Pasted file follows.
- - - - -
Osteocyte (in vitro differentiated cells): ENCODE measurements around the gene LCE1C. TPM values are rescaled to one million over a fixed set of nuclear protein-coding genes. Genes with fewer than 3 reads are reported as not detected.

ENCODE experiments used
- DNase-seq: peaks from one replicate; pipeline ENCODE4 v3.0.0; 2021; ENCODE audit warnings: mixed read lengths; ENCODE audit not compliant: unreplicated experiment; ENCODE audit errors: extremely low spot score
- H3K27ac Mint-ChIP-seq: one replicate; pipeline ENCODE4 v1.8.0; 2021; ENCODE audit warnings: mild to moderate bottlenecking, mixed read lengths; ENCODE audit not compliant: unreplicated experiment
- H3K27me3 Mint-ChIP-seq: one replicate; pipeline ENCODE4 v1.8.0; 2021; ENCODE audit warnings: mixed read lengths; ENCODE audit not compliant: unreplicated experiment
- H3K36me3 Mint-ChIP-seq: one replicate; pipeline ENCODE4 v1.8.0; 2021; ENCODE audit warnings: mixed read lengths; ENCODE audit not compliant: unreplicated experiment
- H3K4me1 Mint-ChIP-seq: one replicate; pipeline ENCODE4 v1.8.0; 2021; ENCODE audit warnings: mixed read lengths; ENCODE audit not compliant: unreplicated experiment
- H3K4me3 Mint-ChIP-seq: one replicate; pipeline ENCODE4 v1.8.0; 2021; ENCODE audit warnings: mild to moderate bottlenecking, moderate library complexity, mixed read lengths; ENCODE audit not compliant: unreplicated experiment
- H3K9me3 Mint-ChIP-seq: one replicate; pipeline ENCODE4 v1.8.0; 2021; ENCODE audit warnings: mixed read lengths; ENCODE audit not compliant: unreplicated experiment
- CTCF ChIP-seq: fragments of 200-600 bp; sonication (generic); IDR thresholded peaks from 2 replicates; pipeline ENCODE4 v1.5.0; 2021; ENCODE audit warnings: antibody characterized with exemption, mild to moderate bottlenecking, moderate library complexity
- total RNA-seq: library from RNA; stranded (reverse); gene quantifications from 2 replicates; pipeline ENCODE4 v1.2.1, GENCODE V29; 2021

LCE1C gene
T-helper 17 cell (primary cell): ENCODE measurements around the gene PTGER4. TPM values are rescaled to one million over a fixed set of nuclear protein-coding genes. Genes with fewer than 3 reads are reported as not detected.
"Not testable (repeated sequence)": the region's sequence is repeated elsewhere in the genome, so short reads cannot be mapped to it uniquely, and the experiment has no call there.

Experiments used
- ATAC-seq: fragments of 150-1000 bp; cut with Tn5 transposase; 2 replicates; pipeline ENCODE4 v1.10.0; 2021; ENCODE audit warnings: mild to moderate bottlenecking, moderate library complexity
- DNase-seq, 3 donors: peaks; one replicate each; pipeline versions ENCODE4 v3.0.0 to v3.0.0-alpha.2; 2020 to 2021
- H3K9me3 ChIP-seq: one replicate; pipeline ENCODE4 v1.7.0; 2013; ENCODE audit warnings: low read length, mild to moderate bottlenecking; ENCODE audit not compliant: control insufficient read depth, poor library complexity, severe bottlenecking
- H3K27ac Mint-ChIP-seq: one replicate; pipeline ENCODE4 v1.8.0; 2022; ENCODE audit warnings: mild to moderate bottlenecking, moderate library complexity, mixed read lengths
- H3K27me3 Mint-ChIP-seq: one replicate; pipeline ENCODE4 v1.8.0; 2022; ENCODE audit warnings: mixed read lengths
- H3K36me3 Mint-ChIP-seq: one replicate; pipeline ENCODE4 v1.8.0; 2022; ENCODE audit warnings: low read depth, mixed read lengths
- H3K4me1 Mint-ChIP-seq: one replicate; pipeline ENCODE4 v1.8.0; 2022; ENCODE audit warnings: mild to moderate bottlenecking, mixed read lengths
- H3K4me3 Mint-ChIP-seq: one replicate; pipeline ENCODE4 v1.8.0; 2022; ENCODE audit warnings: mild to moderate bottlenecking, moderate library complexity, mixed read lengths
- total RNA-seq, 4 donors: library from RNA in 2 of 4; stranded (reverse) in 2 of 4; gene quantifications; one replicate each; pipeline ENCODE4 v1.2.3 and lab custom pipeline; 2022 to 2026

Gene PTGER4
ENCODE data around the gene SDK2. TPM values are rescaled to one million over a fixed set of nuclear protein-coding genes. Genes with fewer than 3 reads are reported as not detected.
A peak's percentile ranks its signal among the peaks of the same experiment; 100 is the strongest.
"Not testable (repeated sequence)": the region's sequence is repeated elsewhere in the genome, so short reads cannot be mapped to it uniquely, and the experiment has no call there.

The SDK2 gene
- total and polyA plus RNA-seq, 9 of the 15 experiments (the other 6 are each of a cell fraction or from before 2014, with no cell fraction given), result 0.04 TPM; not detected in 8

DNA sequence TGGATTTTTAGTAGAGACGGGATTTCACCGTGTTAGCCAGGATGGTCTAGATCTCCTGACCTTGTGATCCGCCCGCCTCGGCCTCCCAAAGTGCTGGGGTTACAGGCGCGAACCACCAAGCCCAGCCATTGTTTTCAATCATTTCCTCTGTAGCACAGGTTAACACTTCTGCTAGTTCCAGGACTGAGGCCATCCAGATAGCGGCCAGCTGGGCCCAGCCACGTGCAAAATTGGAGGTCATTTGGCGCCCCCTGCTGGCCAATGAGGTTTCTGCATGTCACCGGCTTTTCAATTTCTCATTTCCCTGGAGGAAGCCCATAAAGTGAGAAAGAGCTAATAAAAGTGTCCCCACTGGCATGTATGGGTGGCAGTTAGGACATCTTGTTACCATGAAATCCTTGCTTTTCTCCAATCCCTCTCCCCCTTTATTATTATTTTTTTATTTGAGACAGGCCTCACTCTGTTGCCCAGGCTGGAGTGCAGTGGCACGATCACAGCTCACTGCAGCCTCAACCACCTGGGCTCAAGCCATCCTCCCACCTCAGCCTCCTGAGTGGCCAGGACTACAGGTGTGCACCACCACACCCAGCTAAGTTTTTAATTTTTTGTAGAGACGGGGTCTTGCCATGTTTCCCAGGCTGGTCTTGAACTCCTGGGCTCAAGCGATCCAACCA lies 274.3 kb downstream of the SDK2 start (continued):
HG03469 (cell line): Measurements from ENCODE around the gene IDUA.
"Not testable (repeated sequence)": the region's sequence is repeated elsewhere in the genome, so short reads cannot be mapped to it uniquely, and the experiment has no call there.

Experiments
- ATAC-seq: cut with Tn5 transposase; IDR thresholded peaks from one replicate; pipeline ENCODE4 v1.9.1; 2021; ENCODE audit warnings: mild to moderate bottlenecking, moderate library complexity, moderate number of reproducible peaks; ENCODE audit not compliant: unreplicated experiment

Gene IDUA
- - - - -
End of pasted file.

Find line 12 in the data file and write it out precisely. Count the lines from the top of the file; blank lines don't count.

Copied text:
LCE1C gene